The Latest On Birth Control

The Early Show, Dr. David Silverstein of NYU's School of Medicine discusses a number of new contraceptives available to women that are safe, convenient and effective as birth control devices.
CBS/The Early Show
It was made famous in a "Seinfeld" episode and, after eight years off the market, the Today sponge is back.

Well, sort of. The Today Sponge can now be purchased through Canadian Web sites and may get FDA approval by year's end. Dr. Michael Silverstein of NYU's School of Medicine talks about the sponge and a number of new contraceptives available to women that are safe.

  • The Today Sponge was introduced in 1983 and, before it was taken off the market in 1995, it was one of the largest-selling over-the-counter (OTC) female contraceptives in the United States. It is a soft, disposable polyurethane foam that feels like natural vaginal tissue. The Today Sponge contains the widely used spermicide nonoxynol-9. After it is moistened with water and inserted into the vagina, the Today Sponge becomes effective immediately and protects against pregnancy for the next 24 hours without the need to add spermicidal cream or jelly - even with repeated acts of intercourse.

    In 1995, the sponge was taken off the market because its original owner (now called Wyeth) didn't want to pay for upgrades at the plant that manufactured the sponge.

    The sponge is between 89 and 91 percent effective at preventing pregnancy, but it offers no protection against sexually transmitted diseases. It is currently not available on U.S. store shelves. However, women can buy it via Canadian Internet sites and have it shipped. An individual sponge costs about $2.90 and its new maker, Allendale Pharmaceuticals, hopes to have FDA approval by the end of the year.

    Besided the sponge, there is the Ortho Evra Patch, which is applied to the skin and contains hormones similar to those found in birth control pills. The NuvaRing, which prevents pregnancy by suppressing ovulation (about 99 percent effective). And Essure, which is a non-invasive replacement for tubal ligation.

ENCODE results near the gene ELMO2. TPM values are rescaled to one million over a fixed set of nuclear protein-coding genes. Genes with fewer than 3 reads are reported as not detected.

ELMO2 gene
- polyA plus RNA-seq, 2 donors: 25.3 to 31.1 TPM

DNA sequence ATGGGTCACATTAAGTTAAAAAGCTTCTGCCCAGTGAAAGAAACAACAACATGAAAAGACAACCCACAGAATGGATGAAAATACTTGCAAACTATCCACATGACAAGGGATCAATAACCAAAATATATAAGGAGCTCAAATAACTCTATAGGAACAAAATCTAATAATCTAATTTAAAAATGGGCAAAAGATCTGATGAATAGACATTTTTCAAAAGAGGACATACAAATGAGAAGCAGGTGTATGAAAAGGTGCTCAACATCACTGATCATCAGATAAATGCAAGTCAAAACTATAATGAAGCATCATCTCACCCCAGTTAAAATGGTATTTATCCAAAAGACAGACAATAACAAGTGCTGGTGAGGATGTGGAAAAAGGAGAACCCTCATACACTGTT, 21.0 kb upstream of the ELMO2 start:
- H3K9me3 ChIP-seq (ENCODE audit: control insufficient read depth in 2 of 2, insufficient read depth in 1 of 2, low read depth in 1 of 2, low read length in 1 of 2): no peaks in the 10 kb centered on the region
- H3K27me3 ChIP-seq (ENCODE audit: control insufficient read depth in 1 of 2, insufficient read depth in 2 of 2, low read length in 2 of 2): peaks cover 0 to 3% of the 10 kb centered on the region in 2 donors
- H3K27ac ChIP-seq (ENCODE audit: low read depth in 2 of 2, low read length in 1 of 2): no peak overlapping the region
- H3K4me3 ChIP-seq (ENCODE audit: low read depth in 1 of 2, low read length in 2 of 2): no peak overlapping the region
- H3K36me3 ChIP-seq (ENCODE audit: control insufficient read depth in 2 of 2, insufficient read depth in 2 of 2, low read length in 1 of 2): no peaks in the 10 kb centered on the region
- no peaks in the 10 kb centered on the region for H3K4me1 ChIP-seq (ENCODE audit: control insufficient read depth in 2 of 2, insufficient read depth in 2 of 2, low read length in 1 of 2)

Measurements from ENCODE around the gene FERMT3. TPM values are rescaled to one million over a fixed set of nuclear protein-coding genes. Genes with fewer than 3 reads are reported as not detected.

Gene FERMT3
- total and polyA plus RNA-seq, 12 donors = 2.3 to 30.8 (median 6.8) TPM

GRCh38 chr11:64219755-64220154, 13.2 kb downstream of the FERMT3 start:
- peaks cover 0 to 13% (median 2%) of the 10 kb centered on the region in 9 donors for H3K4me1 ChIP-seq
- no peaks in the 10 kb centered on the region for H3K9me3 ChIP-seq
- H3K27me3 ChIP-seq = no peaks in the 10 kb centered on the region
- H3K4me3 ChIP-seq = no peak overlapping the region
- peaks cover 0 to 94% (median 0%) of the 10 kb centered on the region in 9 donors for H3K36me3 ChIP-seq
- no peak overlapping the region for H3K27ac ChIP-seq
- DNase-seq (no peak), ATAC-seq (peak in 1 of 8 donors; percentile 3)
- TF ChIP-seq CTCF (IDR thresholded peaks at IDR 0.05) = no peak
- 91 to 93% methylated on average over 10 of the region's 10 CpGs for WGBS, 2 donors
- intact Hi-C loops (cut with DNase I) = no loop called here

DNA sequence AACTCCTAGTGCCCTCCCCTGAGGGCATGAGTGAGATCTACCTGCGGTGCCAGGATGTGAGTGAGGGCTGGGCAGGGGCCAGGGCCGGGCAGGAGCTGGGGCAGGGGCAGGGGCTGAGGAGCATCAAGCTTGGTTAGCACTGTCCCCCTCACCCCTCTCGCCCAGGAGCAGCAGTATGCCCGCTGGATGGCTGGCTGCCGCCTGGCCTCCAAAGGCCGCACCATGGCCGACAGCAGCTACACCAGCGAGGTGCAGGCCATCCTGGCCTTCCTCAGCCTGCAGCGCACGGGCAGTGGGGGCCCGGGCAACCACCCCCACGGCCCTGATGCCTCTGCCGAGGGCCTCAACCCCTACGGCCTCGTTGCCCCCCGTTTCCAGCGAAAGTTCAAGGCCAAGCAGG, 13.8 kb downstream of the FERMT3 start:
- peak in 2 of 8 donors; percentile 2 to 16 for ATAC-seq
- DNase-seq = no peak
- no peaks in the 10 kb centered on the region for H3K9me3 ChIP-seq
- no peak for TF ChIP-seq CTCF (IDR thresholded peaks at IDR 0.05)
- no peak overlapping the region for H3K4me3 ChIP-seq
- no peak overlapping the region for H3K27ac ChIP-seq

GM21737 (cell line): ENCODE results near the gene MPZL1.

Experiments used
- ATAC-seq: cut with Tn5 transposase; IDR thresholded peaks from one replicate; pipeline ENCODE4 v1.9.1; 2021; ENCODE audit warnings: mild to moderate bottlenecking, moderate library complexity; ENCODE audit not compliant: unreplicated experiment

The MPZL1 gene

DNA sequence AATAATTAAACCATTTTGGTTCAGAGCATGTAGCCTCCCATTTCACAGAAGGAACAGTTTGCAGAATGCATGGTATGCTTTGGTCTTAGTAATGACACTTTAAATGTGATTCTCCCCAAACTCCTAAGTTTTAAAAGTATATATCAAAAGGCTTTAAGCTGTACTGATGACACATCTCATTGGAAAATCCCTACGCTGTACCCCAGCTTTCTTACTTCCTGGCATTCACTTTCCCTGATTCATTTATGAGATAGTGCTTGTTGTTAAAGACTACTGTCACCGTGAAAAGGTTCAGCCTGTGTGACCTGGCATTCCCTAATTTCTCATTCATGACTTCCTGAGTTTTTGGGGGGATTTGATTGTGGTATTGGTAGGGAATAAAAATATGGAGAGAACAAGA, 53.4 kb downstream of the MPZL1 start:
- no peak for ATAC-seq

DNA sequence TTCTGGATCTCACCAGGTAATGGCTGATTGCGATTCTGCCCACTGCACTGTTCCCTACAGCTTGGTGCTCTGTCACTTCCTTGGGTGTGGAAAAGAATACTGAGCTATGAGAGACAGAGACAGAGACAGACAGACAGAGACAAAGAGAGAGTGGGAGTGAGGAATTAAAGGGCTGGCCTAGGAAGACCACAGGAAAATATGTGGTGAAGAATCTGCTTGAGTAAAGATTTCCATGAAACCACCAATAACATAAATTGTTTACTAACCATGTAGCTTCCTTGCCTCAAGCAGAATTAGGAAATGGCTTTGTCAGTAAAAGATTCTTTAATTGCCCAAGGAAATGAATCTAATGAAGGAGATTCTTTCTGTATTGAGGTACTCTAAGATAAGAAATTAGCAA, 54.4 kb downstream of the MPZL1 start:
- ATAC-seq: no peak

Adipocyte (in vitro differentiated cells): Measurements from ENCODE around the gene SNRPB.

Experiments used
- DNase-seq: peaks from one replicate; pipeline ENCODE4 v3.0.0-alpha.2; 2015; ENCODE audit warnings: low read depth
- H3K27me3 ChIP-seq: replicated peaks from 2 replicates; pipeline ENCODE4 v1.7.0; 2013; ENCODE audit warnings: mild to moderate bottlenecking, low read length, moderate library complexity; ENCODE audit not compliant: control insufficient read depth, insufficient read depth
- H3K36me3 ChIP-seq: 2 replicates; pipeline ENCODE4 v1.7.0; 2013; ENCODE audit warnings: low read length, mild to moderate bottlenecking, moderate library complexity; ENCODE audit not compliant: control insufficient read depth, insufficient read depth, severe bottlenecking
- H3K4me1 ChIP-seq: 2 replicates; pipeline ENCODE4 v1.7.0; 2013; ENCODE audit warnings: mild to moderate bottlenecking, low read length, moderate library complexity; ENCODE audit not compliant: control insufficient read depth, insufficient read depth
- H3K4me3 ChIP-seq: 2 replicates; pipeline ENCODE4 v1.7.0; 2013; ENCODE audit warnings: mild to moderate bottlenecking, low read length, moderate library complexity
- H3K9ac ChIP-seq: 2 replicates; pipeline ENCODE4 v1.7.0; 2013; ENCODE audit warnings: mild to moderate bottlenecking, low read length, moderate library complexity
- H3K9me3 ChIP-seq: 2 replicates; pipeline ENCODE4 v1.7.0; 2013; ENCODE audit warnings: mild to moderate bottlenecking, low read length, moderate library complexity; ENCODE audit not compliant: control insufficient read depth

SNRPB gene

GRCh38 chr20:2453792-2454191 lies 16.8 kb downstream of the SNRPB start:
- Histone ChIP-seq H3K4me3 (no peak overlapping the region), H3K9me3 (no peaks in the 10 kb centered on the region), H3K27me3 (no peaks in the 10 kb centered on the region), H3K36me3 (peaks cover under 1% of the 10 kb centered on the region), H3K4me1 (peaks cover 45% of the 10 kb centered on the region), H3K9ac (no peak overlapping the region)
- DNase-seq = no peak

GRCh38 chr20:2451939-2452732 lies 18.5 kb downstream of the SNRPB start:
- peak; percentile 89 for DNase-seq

• Ortho Evra is the first birth control patch. It has FDA approval and has been available since April 2002. It is available for prescription from your doctor or healthcare professional.

    The patch is a once-a-week birth control option that, if used correctly, is about 99 percent effective, which is about the same as the pill.

    Ortho Evra is worn on the body (many women prefer the arm or back). It contains hormones similar to those in birth control pills.

    Hormonal contraceptives are not for everybody. Most side effects of the contraceptive patch are not serious and those that are, occur infrequently. Serious risks, which can be life threatening, include blood clots, stroke or heart attacks and are increased if you smoke cigarettes. Some women should not use the contraceptive patch, including women who have blood clots, certain cancers, a history of heart attack or stroke, as well as those who are or may be pregnant.

    The contraceptive patch does not protect against HIV or other sexually transmitted diseases. The cost on a Web site was about $35 for three patches.

  • The NuvaRing is a small, flexible ring that delivers low doses of two female hormones, estrogen and progestin, into your body. This helps prevent pregnancy by suppressing ovulation. It also causes the mucus on the cervix to thicken, which helps prevent sperm from reaching the egg

    To use it, a woman inserts the NuvaRing into her vagina and leaves it there for three weeks. She then removes it for a week (during which she has her period). After the week is up, she may insert a new ring, and she will be protected for another full month.

    If used properly, the ring is about 99 percent effective. However, it does not protect against sexually transmitted diseases.

    Many women like it because it allows for spontaneity.

    In clinical trials of NuvaRing, some women experienced vaginitis, headache, upper respiratory tract infection, leukorrhea, sinusitis and nausea.

  • Essure received FDA approval in November 2002. It is permanent and claims to be the first alternative to tubal ligation. Essure is a small spring-like coil made of polyester fibers and nickel titanium alloy, which is the same material used to make artificial heart valves.

    Unlike tubal ligation, which requires an abdominal incision and is typically done under general anesthesia, Essure requires no incisions and can be performed without general anesthesia.

    Like all birth control methods, Essure is not expected to be 100 percent effective, and pregnancies are expected. There is a three-month waiting period after the procedure during which women must use another form of birth control.

    The most common side effect is cramping and some women experienced vaginal discharge.